Williams, B. Raymond “Information Technology in Seminaries” February 2001 http://www.religion-online.org/cgi-bin/relsearchd.dll/showarticle?item_id=2207. Link Accessed: 2004-04-21.

Keywords: Religion, Inforamtion Technology


The paper focuses on how the explosion of information technology (IT) is affecting the world around us and how IT can be used to further the public’s knowledge of religion. Today, more and more information is being digitized and made available on the Internet. Hundreds of theological works and journals are being published on the web for easy access by the community. While the prospect of educating thousands of people has many advantages, there are also many potential problems to the digitization of ministry. As with most innovations, challenges are a plentiful as potential benefits. For instance:

  • Equipment can be very expensive and with the lack of proper funds, the theological schools can lag a few steps behind the current trends in information technology.
  • Teachers and instructors will have to take time away from other activities to become fully competent in how to use the technology.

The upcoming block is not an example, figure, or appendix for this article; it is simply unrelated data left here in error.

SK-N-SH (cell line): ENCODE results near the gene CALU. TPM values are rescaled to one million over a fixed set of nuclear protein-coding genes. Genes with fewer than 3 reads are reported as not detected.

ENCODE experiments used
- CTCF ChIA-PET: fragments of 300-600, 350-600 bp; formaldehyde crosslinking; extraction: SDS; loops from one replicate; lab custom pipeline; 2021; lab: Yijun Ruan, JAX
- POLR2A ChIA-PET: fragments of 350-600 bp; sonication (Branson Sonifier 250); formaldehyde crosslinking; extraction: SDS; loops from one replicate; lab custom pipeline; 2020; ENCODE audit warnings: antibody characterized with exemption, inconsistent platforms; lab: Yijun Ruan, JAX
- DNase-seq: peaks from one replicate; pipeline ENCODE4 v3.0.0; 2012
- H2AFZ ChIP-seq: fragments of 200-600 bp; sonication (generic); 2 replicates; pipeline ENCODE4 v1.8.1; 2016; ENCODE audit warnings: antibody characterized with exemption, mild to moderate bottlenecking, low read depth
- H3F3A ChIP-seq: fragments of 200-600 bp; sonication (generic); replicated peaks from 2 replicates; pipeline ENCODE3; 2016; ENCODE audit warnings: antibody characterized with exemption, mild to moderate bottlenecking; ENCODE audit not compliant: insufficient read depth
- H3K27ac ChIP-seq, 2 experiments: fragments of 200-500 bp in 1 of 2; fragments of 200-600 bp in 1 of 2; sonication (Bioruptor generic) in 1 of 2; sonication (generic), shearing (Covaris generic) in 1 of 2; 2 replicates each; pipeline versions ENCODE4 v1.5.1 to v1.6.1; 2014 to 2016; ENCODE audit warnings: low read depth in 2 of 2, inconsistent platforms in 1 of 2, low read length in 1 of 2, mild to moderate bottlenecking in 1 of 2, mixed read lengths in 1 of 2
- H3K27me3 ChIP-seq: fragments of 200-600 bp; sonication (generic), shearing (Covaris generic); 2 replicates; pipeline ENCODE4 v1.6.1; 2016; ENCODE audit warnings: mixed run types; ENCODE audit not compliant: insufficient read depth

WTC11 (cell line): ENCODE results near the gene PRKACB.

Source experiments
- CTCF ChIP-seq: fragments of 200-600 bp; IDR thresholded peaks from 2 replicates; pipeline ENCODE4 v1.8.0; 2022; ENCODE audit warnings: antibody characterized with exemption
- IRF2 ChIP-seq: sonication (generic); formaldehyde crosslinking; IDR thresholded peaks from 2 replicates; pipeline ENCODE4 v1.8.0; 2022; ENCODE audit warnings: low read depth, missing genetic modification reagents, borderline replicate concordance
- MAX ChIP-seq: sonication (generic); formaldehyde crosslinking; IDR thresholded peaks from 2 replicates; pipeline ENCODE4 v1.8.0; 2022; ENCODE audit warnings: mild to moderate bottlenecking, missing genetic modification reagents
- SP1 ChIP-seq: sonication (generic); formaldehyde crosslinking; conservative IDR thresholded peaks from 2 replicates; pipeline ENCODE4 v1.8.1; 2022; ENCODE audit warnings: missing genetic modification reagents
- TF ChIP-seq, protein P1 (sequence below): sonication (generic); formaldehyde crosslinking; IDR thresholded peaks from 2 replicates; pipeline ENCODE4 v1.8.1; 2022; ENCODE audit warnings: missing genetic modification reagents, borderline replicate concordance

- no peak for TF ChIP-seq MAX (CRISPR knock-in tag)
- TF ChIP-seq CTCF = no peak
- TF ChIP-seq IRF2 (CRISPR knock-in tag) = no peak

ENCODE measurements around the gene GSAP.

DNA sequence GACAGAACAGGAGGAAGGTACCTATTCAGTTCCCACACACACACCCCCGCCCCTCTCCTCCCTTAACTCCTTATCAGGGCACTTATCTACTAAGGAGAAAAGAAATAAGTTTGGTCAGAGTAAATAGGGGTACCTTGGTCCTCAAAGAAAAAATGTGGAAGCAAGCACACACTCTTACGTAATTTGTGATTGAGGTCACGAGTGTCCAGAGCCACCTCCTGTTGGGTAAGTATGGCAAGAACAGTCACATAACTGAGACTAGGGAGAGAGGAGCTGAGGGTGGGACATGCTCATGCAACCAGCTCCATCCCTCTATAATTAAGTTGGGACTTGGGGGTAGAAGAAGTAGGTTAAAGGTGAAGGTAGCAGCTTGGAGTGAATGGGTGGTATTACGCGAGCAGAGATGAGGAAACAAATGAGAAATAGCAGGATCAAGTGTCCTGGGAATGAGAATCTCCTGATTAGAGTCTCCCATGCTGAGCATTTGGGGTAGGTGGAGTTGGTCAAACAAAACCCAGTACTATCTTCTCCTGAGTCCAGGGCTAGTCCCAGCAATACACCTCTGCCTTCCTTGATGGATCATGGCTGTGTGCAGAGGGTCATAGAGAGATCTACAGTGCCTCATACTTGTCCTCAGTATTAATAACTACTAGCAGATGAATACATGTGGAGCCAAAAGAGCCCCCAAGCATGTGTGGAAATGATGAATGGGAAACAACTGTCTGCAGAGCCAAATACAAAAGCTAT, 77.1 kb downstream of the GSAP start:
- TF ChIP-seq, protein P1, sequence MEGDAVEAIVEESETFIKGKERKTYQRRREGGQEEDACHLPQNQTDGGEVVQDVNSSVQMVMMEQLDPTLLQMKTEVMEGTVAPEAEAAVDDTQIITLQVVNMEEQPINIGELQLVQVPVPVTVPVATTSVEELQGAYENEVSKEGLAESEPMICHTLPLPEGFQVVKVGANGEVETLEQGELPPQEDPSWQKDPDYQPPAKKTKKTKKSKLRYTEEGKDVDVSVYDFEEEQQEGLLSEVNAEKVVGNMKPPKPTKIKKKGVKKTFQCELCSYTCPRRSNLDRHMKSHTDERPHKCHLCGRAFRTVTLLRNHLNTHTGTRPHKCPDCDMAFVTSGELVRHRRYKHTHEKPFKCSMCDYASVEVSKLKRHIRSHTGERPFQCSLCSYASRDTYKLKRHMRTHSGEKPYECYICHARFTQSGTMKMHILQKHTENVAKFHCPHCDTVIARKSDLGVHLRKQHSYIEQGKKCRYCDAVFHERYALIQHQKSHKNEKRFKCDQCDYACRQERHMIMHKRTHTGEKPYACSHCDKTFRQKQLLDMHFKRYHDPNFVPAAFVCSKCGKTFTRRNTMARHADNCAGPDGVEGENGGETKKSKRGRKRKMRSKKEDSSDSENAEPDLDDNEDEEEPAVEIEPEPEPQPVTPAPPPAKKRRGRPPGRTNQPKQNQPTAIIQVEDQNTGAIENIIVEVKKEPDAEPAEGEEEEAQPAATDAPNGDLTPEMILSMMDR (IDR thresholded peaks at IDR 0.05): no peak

• Schools and denominations may become so infatuated with a ‘new market’ that they may distance themselves from their home community.
  • Distance learning changes the way students and teachers interact. The student loses the personal interaction with an instructor by sitting in front of a computer screen.
  • Schools will need technicians and IT professionals to keep the system running which can be very expensive.
  • Schools must make sure that it is capable of providing quality education with experienced instructors before it markets to the public.
  • Among the many benefits to online religious publication is the ability to allow the seminary to reach out to those who cannot afford to travel or are too busy with family or other matters for traditional education. Clergy are also accessing online information which helps to facilitate continuing education in spirituality. While it was once considered that only the ordained could be educated in spiritual matters, information technology is allowing the laity to become more educated and active in the church.

    Contributed by Adam Collet – Accounting & Information Systems, Virginia Tech